If you are going worst case scenario,  as @Jennifer Tornus stated you can get a premium based on zone classification but it will be based on the lowest point in that zone. It could mean a drastic difference of $500 annually vs $500 a month. 

The link Michael posted above is a great tool, but just be aware that they show the proposed flood zones that are not in effect yet.  You have to click on the tool box "Effective Firm" to show the current maps.  For my properties not in a flood zone the premiums are around $350 annually for owner occupied and add $250/year to that for investment properties becuase of the new fee.  If you are in a flood zone get the elevation cert and then get it quoted out.

I can help you with this. Actually I have a whole post about reducing flood insurance premiums.

https://www.biggerpockets.com/forums/61/topics/364937-reducing-flood-insurance-costs?page=1#p2316931

So if I'm understanding correctly and the rates haven't changed too much since this last post,  an investment property, not in a flood zone would likely start at $600/annual.  

What about Named Storm Coverage? Is this also required and if so, also based on elevation?

Add above to normal dwelling insurance and it seems we are creeping up to $300 to $400 per month just for insurance.  

Does that seem typical for New Orleans? 

I am actively looking to buy my first property here and could use some insight. 

@Troy Williams Elevated houses at or above BFE or not in a flood zone will have a minimum flood insurance cost of about $650/year for a non-owner occupant house.  Dwelling insurance (including wind & hail coverage) is separate and depends on the house construction, age and value.   For the most part, the costs of this coverage is linear with value, assuming the same deductible.  You really should get a quote for this cost.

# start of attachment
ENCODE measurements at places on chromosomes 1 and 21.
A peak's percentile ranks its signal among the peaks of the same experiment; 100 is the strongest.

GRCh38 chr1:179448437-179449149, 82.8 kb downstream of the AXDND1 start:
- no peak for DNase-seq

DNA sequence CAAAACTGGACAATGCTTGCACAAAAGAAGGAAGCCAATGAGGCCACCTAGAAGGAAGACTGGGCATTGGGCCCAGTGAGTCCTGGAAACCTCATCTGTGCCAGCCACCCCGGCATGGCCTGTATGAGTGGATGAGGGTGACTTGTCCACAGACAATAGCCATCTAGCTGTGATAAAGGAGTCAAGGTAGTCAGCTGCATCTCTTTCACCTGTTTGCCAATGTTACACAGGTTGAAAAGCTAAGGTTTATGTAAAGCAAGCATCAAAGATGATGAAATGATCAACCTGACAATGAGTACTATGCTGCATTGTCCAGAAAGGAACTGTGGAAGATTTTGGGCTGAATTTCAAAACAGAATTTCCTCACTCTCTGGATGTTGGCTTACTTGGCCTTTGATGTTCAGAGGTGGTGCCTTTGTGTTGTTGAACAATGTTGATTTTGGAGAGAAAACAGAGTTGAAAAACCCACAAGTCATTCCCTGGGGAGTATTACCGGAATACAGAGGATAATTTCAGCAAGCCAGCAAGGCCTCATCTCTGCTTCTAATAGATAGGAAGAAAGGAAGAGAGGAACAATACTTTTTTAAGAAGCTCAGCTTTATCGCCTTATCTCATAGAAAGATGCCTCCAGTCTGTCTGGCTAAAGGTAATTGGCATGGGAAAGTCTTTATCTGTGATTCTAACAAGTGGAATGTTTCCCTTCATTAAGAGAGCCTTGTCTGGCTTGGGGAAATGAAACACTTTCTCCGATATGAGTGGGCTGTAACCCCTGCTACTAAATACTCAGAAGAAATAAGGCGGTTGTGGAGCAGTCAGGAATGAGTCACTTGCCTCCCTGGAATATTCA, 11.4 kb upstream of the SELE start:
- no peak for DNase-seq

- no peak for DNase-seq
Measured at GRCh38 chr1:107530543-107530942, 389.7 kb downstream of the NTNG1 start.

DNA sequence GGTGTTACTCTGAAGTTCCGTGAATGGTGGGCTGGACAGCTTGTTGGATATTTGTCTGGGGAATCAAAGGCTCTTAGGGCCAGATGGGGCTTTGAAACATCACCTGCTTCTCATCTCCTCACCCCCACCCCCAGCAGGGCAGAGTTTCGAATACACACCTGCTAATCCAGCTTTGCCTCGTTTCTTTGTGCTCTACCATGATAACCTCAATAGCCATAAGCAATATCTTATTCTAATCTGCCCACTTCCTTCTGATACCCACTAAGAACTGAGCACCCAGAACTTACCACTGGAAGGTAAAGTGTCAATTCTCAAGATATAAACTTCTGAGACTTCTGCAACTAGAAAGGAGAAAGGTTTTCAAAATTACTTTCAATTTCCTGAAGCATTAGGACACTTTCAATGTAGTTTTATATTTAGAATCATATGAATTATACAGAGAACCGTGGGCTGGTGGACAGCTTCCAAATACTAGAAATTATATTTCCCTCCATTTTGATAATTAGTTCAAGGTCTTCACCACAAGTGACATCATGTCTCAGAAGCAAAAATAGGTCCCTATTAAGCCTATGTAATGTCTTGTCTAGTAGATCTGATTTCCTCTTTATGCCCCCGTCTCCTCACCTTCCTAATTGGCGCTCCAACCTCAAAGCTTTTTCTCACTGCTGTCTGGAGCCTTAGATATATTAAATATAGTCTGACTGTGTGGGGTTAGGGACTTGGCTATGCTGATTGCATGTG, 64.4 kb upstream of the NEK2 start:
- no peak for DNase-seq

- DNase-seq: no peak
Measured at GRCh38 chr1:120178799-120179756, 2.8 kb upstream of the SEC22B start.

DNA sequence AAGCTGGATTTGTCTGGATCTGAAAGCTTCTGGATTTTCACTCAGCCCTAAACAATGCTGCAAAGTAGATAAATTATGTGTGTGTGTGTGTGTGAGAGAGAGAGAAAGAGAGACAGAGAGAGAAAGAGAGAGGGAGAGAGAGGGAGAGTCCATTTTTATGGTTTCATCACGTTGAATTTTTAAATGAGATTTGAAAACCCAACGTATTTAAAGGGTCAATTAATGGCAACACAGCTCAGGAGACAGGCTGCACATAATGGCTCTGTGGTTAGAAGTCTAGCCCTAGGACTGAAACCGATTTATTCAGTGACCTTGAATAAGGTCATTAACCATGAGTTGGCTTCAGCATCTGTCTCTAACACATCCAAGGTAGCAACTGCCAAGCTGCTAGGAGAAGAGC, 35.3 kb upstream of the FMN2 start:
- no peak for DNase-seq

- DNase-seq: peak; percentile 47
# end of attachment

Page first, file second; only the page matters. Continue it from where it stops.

Some insurers will offer dwelling insurance that excludes wind and hail coverage (hurricane), and then you will need a purchase a separate wind and hail coverage policy for the state run insurance fund.

For my new construction houses, values in the $200-250k range, dwelling insurance with wind & hail coverage cost me around $2000/year.

Best to ask a local insurance agent who can look up the property address and tell you exactly what flood insurance would run. I own two properties across the street from each other...and the one with the higher elevation actually cost > $1,000 MORE in flood insurance per year until they updated the flood maps.

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@Mike Wood and others, do you always get flood coverage in non flood zones?  I'm closing on a 2 unit property that is above BFE and I had not planned to pick it up but now I feel like I should.  This is my first property so I'm trying to figure out what is overkill vs smart. 

@Erin A. For any property that I have in the city of New Orleans, I always buy flood insurance.  Its cheap insurance if your not in a flood zone.

If I owned property in other areas, it would depend on location and proximity to water.  I would not base my decision on whether the property is in a flood zone or not.